AURORA, Colo (CBS4) Coloradans love their pets. Now thieves are using adorable pictures of puppies to steal money. Now an Aurora woman says she got drawn into this twist on the classic Nigerian scam.
Kellie Bohrer was looking for a puppy for her brother. She found an advertisement on dog.oodle.com for a cute Siberian husky. The puppy was described as a purebred and listed for $320 dollars. A good deal considering that purebred huskies can run $1,000. Kellie contacted the sellers and got more cute pictures and a registration certificate.
"The agency called and said that we needed to give them $1,600," Bohrer explained.
The money was for insurance to ship the puppy from Washington state to Kellie's home. Kellie got a form that assured her that all that money would be returned upon delivery.
"We waited for the puppy. We didn't get anything," Bohrer said.
What Kellie got was another e-mail asking for more money. This time the puppy was in Idaho and needed vaccinations and a new carrier.
"That was another thousand dollars out of our pocket," Bohrer said.
Still, she got no puppy, but she did get another e-mail saying the husky was in Las Vegas in "puppy quarantine". They wanted another $4,500.
"We're like this isn't right," Bohrer said.
That's when Kellie started asking questions. She found that the registration certificate was a fake version of a certificate issued by a real company. American Pet Registry is based out Arkansas and says that it's gotten about 10 complaints about this scam from people all over the U.S. The certificate used in the scam is similar to ones issued by American Pet Registry, but contains mistakes like registration numbers that are not associated with the Registry.
"The first rule of thumb is if something appears to be too good to be true, it mostly likely is," said Dave Joly, a spokesperson for the Federal Bureau of Investigations office in Denver.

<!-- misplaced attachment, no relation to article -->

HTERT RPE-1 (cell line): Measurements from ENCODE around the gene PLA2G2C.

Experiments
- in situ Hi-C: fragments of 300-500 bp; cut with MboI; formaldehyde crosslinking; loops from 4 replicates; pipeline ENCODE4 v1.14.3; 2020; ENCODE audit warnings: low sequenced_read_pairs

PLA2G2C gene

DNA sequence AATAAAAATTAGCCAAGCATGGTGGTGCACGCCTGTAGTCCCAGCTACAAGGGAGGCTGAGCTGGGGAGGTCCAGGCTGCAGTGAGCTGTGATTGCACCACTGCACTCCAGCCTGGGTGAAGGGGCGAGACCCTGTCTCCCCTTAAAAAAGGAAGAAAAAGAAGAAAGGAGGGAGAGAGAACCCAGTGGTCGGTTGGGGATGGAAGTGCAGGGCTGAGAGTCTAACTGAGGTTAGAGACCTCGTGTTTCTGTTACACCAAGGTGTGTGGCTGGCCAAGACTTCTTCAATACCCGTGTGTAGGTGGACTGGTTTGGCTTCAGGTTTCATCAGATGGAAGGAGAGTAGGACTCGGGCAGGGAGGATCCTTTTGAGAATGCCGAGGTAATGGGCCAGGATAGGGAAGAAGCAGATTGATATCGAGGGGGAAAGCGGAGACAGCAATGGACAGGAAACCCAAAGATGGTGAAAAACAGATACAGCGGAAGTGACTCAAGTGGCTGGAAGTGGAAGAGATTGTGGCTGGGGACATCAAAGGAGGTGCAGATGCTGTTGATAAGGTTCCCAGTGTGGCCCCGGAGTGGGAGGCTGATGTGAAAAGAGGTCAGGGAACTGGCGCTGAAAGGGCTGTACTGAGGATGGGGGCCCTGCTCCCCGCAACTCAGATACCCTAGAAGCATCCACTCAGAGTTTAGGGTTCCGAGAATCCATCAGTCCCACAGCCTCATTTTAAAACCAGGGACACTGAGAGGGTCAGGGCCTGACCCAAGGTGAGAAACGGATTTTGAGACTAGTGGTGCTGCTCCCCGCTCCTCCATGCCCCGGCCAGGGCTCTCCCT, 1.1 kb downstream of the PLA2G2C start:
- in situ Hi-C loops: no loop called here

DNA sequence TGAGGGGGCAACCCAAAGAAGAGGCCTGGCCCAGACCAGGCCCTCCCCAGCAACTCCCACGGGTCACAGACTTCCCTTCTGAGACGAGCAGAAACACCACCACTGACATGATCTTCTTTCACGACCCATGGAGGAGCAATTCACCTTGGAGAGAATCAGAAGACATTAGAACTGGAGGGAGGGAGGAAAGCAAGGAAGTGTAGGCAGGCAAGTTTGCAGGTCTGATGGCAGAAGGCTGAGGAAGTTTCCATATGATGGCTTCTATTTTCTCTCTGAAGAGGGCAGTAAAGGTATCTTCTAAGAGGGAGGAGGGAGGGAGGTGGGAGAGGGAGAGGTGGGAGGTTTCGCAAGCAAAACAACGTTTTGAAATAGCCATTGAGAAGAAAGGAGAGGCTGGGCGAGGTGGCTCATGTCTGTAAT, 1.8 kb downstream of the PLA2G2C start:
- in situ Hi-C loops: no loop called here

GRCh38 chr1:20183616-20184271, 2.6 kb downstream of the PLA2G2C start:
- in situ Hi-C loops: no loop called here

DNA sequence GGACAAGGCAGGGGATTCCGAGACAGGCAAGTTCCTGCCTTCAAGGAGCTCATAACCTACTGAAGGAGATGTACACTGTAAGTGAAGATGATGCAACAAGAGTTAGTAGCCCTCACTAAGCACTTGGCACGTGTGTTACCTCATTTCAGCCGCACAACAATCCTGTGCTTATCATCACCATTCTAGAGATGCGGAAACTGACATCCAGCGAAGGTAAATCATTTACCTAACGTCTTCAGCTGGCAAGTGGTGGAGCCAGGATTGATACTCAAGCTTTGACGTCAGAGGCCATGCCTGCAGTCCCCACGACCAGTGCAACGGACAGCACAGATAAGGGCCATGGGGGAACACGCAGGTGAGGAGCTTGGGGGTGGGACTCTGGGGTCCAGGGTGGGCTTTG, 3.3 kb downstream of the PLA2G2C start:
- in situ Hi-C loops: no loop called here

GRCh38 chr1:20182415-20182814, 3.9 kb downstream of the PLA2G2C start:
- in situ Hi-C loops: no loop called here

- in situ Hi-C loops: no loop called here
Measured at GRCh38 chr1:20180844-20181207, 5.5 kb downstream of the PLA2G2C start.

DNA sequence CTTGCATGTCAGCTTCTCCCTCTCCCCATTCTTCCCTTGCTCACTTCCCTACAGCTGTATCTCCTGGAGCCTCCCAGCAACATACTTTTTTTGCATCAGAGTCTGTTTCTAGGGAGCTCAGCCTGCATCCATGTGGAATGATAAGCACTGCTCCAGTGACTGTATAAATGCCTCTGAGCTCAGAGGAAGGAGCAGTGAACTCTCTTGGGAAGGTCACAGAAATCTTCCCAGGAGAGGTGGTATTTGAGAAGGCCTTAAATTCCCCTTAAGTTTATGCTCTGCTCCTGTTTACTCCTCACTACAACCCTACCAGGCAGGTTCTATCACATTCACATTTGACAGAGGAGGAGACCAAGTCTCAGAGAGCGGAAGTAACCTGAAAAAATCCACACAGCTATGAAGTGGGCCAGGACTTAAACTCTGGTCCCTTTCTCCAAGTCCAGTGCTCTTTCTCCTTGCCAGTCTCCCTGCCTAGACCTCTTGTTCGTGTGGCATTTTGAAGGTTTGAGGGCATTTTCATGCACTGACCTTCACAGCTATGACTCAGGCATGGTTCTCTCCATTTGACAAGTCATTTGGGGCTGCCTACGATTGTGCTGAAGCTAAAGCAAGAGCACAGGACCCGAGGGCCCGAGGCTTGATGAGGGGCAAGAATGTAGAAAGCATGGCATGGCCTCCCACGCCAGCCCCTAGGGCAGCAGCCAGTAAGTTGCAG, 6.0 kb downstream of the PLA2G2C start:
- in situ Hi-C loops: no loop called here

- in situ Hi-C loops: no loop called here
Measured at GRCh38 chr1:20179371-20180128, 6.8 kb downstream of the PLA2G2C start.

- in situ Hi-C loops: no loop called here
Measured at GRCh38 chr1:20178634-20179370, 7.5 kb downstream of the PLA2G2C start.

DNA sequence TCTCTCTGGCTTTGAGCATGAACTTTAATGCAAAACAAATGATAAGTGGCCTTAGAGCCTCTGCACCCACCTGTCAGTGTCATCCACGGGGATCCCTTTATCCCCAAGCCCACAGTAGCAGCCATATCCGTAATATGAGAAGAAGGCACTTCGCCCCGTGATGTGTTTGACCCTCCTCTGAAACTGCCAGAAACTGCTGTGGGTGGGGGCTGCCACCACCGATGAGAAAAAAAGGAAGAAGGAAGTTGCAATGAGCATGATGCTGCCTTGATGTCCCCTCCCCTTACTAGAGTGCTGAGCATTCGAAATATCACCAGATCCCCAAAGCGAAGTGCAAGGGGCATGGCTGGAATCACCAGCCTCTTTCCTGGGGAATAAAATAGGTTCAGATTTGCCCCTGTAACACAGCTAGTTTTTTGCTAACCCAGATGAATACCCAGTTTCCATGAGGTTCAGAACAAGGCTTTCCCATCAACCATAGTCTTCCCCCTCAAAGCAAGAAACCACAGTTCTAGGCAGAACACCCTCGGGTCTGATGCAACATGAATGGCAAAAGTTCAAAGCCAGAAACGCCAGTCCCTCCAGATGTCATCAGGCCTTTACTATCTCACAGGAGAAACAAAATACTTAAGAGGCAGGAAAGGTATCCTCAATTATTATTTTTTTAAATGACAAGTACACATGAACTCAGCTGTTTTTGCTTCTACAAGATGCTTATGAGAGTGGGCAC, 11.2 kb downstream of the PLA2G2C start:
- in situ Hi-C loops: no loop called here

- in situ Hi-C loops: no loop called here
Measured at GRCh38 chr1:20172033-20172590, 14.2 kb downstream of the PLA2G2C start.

Joly says his investigators see this scam over and over again. The twist in this one is that the thieves are drawing people in with cute puppy pictures. CBS4 did a reverse search on the pictures, and found these same puppies for sale in Texas, Virginia, North Carolina and they're even featured on what looks like a puppy sale site in a foreign county.
"Treat this as a business transaction. Don't have an emotional attachment to anything that you're purchasing," Joly advised.
CBS4 tried to track down the seller listed on the insurance form, Aundria Darby of Hoquiam Washington. The address is a rural cross roads. And there are two Aundria Darby's – one in Texas and one in California – neither of which are selling husky puppies.
"Being 19, I really didn't understand what was happening," Bohrer said.
Kellie is out about $3,000 and now she wants to warn other people about this scam.
"I don't want other people to suffer."
If you run into this kind of doggie deception, Joly says that the best thing you can do is report it. The FBI is the agency that would investigate this kind of internet fraud. They have a website, ic3.gov, for online complaints. It stands for Internet Crime Complaint Center. Investigators say that when you fill out the complaint form include as many details as you can.
--Written for cbsdenver.com by Special Projects Producer Libby Smith
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